1700 Tasting Notes
A new to me company even if they have been around for years. Their website (tea-and-coffee.com) has some 700! different blends. This one smells so calming. I could set this out in a dish and just enjoy the aroma… or I could drink it.
The taste is more subtle than the scent suggested. Based on the ingredients, I was a little concerned it would be a big chai like smack to the senses. Nope. Just like the aroma, this is mainly a pleasant orange tasting tea with the spices filling out the flavor rather than trying to steal the stage.
The flavor kind of goes orange, cinnamon and clove, cardamom, then drifts into the slightest heat from the pink peppercorn. So subtle but a nice touch. It has a sweet lingering aftertaste.
I added sweetener and though it wasn’t needed, it took sweetening in stride. This is a pleasantly cozy cup.
My experience with this tea is a little different than the other reviews. I used 2 tsp as I was making a 12 oz mug. The recommended was 1/2 to 1 tsp per cup. I did use the recommended 175 F (80 C) water and though shooting for 3 minute steep, it ended up 4 because I couldn’t find my strainer.
The glass teapot was a flooded forest of whole leaves. The aroma was a neat spinach. The cup looked like liquid sunshine.
The taste wasn’t anywhere near what I consider bitter. It does have a touch of bite, though overall this is very smooth. Amanda called it, I think, almost brisk. Yes almost brisk, but so easy to sip. Vegetative but to me not grassy. Nicely sweet. There is a sensation (not a taste) like a citrus tartness, late in the sip. What really sets this apart from a Chinese green was the additional note that I interpret as hazelnut.
Mug two at 1 1/2 minutes was very similar to the first. The nondescript vegetative is more seaweed here and there is a touch of mineral. The hazelnut is present but reduced.
This would go 3 rounds, I pretty sure, but I am already at 24 oz so I’m being a quitter.
If you love Chinese green but want something a little different, this Korean green would make a good choice. Also 10% of sales go to aid Korean orphans.
The last of this one for my morning wake up cold milk latte. This natural banana flavored but not quite actual banana in flavor. More candy like. I like it but don’t love it. Maybe I just used too much? It’s another that others rated higher than my opinion.
This leaves only pumpkin pie matcha to finish up my flavored matcha. That may wait. I can’t believe I am going to write this but, you can only have so much pumpkin pie in a one week span and I am already teetering over the line. I must be getting old.
Chai and I are just casual friends. I don’t dislike it. I just never crave it. I have finally come to the conclusion it is because I can’t taste the black tea base. If they left it out, I’m not sure I could tell.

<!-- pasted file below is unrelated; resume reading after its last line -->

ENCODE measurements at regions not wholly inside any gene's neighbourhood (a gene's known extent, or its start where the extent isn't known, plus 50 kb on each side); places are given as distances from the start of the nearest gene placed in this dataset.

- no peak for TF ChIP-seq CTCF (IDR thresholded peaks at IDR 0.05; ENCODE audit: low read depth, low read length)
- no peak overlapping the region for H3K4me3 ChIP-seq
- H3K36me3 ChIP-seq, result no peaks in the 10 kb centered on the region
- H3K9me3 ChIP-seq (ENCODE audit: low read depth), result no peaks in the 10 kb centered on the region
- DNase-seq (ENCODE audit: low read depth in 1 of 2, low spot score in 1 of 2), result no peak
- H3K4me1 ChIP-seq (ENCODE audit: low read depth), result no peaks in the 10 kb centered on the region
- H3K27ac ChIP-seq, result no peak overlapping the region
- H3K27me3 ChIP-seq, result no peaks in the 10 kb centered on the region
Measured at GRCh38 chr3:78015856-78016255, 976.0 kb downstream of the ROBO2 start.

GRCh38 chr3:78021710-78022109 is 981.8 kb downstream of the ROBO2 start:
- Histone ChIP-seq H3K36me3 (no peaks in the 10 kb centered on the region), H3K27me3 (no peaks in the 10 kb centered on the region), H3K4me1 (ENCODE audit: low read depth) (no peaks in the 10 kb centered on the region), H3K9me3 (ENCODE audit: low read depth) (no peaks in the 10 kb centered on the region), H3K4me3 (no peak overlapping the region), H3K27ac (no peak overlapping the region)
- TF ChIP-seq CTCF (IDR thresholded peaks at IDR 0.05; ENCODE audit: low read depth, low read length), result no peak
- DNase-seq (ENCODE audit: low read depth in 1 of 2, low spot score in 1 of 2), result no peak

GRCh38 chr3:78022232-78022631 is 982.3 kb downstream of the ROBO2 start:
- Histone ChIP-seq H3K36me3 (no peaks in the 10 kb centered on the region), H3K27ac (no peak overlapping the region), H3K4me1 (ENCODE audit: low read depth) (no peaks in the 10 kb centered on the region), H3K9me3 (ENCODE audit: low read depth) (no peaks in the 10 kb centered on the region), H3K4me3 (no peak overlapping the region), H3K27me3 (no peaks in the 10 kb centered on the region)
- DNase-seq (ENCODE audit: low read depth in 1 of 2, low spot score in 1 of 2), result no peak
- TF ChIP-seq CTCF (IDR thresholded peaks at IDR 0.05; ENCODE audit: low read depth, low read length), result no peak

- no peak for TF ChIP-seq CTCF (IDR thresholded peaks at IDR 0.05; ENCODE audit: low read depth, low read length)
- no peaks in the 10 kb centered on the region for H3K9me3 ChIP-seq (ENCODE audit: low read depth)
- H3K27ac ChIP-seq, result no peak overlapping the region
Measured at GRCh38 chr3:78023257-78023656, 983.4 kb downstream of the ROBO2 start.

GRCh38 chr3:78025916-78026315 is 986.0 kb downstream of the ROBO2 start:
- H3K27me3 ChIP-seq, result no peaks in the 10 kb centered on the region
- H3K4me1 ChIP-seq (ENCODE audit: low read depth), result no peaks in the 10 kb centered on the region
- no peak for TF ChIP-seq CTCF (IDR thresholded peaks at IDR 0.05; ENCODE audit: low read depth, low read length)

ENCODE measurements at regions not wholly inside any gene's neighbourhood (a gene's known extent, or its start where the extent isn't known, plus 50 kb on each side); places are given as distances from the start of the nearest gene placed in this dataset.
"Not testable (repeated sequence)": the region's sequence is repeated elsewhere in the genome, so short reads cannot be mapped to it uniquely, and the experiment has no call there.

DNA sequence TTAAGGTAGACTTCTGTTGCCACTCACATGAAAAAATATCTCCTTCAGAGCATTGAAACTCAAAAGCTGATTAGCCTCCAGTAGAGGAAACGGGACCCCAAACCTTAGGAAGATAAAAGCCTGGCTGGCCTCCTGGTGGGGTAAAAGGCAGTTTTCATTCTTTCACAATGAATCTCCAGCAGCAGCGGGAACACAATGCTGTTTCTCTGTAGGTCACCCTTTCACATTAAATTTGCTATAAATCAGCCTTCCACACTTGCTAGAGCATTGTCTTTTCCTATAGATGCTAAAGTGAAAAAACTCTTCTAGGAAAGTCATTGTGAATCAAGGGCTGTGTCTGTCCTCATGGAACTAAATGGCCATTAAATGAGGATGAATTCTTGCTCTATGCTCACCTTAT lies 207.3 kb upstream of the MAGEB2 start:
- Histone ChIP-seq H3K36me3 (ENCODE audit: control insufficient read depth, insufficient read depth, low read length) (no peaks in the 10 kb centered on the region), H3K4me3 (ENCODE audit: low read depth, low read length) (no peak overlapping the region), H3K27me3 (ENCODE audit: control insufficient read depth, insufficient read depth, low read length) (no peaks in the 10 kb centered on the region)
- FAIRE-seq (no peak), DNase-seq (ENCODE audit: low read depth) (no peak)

That said, I emptied the cup pretty quickly. The biggest flaw is it contains stevia. It isn’t overly sweet, especially for chai, but enough so as too make adding my preferred sweetener problematic. On the positive side the flavors are all well balanced. The aroma is cinnamon, clove, and cardamon. The taste begins more cardamon, then drifts towards but doesn’t reach banana. Banana? Neat twist. Then things straighten back to a cinnamon, pepper, and ginger end. I do catch faint banana in the aftertaste. I did not catch caramel as promised. Maybe had I added milk. If you let the cup get cool, there are notes of star anise. I did not notice it while hot, but then I like the flavor. If I were a hater it might jump out more.
For chai, not shabby.
I have not left the planet. The last few weeks have simply not been very conducive to tea drinking beyond grabbing RTD bottles from the fridge. Last night on the way to bed I grabbed a cup and a bag of sugar cookie sleigh ride. I love this one anyway, but when you have been tea time deprived this becomes heaven in a cup.
Teabook is a monthly subscription service. What I think is cool and different about it is the tea is in individual serving envelops. The November box that I sampled has 9 dragonwell labelled green, 9 wild black tea / Dian Hong labelled red, and 1 honey sweet green labelled special collection. Also in the first box is a double walled 10 oz glass tumbler. The idea here is to use an individual packet with the tumbler for grandpa style sipping throughout the day.
That’s a cool idea. How does it work in reality? Pretty well once you get the hang of it.
Having never used a double walled tumbler I heated the water appropriately for the dragonwell. Emptied a packet into the tumbler. Poured in the water, replaced the lid and waited for the steep. Opened the lid and burned my lips. Ouch. Safety tip: Leave lid off so it can cool to safe drinking temp. I’m a weenie when it comes to really hot drinks. I like them cool. The tumbler holds the heat well once the lid is in place.
The dragonwell aroma from the tumbler was very inviting. I was afraid the vessel would hide the scent. It actually seemed to concentrate it. Leaving the leaf in the tumbler made for a strong taste but it was not bitter. There is a metal screen in the top to keep the leaf in the tumbler.
Today I am having the red tea (Dian Hong). The dry aroma out of the envelop is just what one wants from Dian Hong. Wonderfully fresh. Having learned my lesson, I left the lid off while it steeped. The brew color is a nice caramel. The leaf sank to the bottom so not sure the screen is so much necessary with this one. The scent is honey malty caramel. The taste is sweet potato and honey with a touch of malt. There is no bitterness. My wife just walked in the room and asked what I was cooking. She said the tea smelled like I was baking something. Yep, delicious tea.
I haven’t made it to the special collection tea yet.
Based on this one month’s box, I would recommend Teabook if you are into subscription services. I do not know if the subscription cost includes shipping.